1. Simply put, Councilman Herz’s latest unorthodox, outrageous attempt to coopt and control procedures and protocols for finalizing , reviewing and approving Councilman Tollivers Human Rights Comission Ordinance and Councilman Forsters corresponding refusal to condemn Mr. Herz’s action are highly unethical, and perhaps , illegal. Both Mr. Herz and Mr. Forster should be censored and denied further participation in the Ordinance review and approval process. This type of devious underhanded back-room shenanigans and apparent collusion must not be tolerated in Chestertown.

  2. Where is a citizens “oversight”committe. These open meetings need private citizens to sit in and keep the officials honest.

  3. While I am against this human rights commission (I get how the game is played…call something by a name that someone can’t possibly be against), the steps that the Councilman is taking to prevent its implementation appear to be the very type of thing for which a folk would demand a human rights commission. Didn’t a local publication once lead the state in open meetings complaints? Stand and deliver.

  4. First of all, let me say that I believe that it is most imperative that the county re-establish it’s Human Relations Committee, on which I served for some time. Having said that, I see no reason why the Chestertown Council should not pass the Human Relations Committee ordinance as presented by Councilman Tolliver and so passionately defended by Barbara Jorgenson. I believe that Herz’s actions can only be seen as delaying tactics and with previous actions on his part on racial matters do, at the very least, appear suspect. I urge the other members of Council to boicott the next meeting.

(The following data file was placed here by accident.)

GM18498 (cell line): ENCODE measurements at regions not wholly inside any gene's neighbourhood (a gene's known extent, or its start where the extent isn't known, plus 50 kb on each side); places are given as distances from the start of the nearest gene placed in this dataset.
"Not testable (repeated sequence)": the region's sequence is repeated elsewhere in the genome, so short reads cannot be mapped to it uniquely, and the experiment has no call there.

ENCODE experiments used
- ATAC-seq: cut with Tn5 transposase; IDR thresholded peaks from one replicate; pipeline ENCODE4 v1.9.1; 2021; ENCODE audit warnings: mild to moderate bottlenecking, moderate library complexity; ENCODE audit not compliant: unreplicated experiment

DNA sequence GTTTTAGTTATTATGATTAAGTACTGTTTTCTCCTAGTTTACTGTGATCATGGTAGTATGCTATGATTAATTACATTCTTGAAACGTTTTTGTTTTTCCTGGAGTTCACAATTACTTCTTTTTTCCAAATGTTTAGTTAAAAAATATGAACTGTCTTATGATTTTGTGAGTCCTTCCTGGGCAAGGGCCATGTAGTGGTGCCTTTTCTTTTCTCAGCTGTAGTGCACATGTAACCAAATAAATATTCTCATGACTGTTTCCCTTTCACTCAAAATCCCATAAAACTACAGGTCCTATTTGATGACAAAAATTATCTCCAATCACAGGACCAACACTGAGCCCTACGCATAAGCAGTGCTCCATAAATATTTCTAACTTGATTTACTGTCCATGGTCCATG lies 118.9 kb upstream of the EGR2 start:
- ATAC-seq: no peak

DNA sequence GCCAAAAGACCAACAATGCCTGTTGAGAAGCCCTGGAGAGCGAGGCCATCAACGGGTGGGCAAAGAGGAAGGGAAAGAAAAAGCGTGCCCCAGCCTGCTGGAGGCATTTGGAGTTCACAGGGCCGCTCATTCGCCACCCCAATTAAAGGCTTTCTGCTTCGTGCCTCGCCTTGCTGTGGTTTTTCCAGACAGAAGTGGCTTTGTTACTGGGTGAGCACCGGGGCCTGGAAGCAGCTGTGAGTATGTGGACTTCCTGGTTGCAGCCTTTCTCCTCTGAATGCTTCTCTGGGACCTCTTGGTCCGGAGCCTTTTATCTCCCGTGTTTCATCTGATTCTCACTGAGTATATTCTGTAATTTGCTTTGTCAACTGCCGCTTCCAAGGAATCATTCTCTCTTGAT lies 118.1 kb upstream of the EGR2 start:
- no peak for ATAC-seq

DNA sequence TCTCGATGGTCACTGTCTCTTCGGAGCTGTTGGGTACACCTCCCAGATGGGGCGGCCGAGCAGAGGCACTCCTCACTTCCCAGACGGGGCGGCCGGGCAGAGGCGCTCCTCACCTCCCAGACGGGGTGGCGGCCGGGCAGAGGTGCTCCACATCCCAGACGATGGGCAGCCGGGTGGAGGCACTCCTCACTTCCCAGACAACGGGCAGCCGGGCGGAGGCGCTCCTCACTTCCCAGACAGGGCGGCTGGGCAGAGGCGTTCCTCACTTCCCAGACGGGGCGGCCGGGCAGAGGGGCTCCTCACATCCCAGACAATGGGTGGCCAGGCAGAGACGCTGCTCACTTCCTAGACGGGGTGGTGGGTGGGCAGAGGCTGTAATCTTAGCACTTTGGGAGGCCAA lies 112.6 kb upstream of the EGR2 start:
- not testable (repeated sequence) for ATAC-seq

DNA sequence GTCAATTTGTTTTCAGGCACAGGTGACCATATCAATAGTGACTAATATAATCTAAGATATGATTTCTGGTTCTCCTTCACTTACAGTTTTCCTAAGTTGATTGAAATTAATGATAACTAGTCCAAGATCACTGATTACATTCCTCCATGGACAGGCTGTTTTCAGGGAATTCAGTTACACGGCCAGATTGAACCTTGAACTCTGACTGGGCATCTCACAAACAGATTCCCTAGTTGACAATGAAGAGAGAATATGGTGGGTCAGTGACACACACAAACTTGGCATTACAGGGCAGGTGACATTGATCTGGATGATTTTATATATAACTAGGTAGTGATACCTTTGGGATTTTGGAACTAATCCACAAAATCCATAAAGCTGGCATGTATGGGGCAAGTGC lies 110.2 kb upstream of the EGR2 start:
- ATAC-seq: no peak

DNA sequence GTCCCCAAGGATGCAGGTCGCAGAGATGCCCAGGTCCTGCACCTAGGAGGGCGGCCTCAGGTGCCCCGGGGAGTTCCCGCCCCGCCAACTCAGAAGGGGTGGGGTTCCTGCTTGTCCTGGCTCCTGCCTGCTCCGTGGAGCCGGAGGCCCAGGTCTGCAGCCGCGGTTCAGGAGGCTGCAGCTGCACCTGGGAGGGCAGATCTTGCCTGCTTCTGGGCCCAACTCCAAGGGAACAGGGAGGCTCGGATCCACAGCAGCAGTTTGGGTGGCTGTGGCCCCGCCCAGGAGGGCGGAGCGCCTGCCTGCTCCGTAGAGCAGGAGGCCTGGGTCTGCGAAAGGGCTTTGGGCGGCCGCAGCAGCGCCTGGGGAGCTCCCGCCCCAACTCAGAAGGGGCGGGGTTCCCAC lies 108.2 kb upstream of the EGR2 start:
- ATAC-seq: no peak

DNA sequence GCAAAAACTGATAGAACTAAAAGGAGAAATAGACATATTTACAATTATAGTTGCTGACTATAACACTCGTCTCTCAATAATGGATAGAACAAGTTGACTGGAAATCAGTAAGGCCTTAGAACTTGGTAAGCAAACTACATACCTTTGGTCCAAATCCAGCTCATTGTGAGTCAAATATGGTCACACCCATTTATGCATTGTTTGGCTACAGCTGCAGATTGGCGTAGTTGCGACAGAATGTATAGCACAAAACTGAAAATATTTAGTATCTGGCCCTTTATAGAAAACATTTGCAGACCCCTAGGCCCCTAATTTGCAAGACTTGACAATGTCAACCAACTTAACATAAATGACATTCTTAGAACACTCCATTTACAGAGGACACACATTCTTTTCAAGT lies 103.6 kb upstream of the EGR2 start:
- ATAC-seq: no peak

5. Taking no sides of the issue. However I find it irresponsible for publicly elected officials to boycott discussing and voting on issues of public concern. Isn’t that their job.

  6. What the article fails to state is that the provision that was carried over, and struck previously, but then included by clerical error or on purpose, was the authority for the HRC to “investigate” (businesses, offices, individuals, etc) which opens up all sorts of liability and privacy issues. This is the issue that was the focus of discussion during the public hearing that Barbara herself even called an issue. That is an important fact that belongs in the opening paragraph. The article mixes the two – process and proposed changes.

    I know Tom to be a fair and reasonable guy, I would be curious why he is requesting in person review. Perhaps it is because many of his communications are cut and pasted and “reported on” outside of full context.

    I share Bill’s perspective that this should be done in Town Hall and not a private business. This was seen as a conflict in the passing of the BLM mural.

    1. Jenn: a clerical error that could have been fixed at the meeting, but Herz has moved for an overhaul of the ordinance. Ingersoll made clear, and a lawyer confirmed, that language above, “be it finally resolved” “falls away” and doesn’t make into the codification of the ordinance.

      There had been a public hearing on Oct. 26 and the ordinance advanced. Watch starting at 1:29:12 into the meeting on Nov. 2. The article made clear that this language had been voted on to be removed in prior meetings. If it did matter it was as simple as striking through 5 lines in a motion and passing ordinance.

  7. This all seems to be getting very childish. Elected officials must do business in the light of day, point blank. On the other hand, aren’t there still other community / town issues that need to be dealt with simultaneously? This seems to be absorbing all of our council resources here.


Leave a Reply

Your email address will not be published. Required fields are marked *